Acute Rheumatic Fever In Egyptian Children: A 30- YearExperience in a Tertiary Hospital

Doaa Mohamed Elamrousy, Hassan Al-Asy, Wegdan Mawlana
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Acute rheumatic fever (ARF) is a leading cause of pediatric acquired heart disease amongst indigenous populations in Egypt, mainly presenting in children aged 5–15 years. This retrospective study was carried out in Tanta University Hospital, Tanta, Egypt to determine the hospital average new cases of acute rheumatic fever (ARF), and its characteristics in the past 30 years. We reviewed and retrospectively analyzed the medical records of all children hospitalized and diagnosed with ARF based on Jones criteria in Pediatric Department of Tanta University Hospitals in the period between January 1982 and December 2011. 2946 children with ARF were admitted in this period. 40.9%were admitted between 1982 and 1991, 38.86% between 1991 and 2001, and only 20.3% between 2001 and 2011. Male/female ratio was 1:1.2.The mean age at diagnosis was 9 ± 3.0 years (range 3-16). Carditis was detected in 48.9%, arthritis in 37.5 %, chorea in 4.9%, and combined lesions in 8.7%. Mitral regurgitation was the most common echocardiographic finding in patients with carditis (43.3%), isolated aortic regurgitation in (11.1%); double mitral lesion in (1.4%), mitral stenosis in (0.76 %) and aortic stenosis in only (0.34%). Over the 30-year study period, there was average of annual new cases of 98 patients/year with peaks at 1982,1986,1987 and 1991.  Although the incidence of ARF has decreased in the last decade, it still continues to be an important public health problem in Egypt, despite the progress made in the socio-economic development of the country, and is often associated with cardiac involvement.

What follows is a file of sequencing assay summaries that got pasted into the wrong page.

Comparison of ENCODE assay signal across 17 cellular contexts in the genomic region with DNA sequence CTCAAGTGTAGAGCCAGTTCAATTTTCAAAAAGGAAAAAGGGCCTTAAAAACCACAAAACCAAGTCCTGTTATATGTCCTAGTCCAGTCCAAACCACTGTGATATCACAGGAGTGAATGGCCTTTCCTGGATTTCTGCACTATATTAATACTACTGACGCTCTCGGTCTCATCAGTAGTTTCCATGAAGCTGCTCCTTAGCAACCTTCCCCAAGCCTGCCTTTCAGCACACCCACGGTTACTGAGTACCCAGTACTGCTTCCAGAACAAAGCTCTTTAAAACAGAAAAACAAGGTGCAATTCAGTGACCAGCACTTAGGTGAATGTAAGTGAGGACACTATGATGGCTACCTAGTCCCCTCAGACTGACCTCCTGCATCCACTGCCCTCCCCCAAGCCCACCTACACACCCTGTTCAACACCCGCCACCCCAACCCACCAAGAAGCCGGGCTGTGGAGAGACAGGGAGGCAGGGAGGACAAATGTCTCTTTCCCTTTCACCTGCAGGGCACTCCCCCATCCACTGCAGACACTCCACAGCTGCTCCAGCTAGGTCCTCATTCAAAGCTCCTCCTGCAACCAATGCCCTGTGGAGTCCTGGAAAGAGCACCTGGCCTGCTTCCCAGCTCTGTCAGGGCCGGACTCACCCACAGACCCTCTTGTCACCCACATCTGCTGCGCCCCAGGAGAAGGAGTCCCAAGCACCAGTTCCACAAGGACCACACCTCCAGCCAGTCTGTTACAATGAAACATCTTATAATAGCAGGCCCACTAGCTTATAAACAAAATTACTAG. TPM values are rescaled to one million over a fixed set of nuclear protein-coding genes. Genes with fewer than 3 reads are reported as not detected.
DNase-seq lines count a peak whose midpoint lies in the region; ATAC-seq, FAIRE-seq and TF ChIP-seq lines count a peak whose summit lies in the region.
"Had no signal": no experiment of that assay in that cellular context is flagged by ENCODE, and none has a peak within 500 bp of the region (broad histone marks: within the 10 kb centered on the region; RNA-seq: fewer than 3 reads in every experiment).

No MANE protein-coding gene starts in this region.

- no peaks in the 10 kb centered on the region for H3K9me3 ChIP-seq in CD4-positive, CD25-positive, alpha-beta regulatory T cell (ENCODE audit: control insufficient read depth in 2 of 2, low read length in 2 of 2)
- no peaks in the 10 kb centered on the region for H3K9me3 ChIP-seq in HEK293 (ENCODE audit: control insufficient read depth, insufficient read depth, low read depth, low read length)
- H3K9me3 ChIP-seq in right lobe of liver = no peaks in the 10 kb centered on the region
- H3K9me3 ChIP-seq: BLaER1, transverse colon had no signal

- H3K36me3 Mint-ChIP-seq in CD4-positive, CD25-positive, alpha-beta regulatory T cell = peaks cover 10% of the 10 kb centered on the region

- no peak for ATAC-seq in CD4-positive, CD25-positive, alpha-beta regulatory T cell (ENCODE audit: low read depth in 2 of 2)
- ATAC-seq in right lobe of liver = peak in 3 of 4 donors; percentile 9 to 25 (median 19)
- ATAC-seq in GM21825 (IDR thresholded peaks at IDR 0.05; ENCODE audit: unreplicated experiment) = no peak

Acute Rheumatic Fever, Children,

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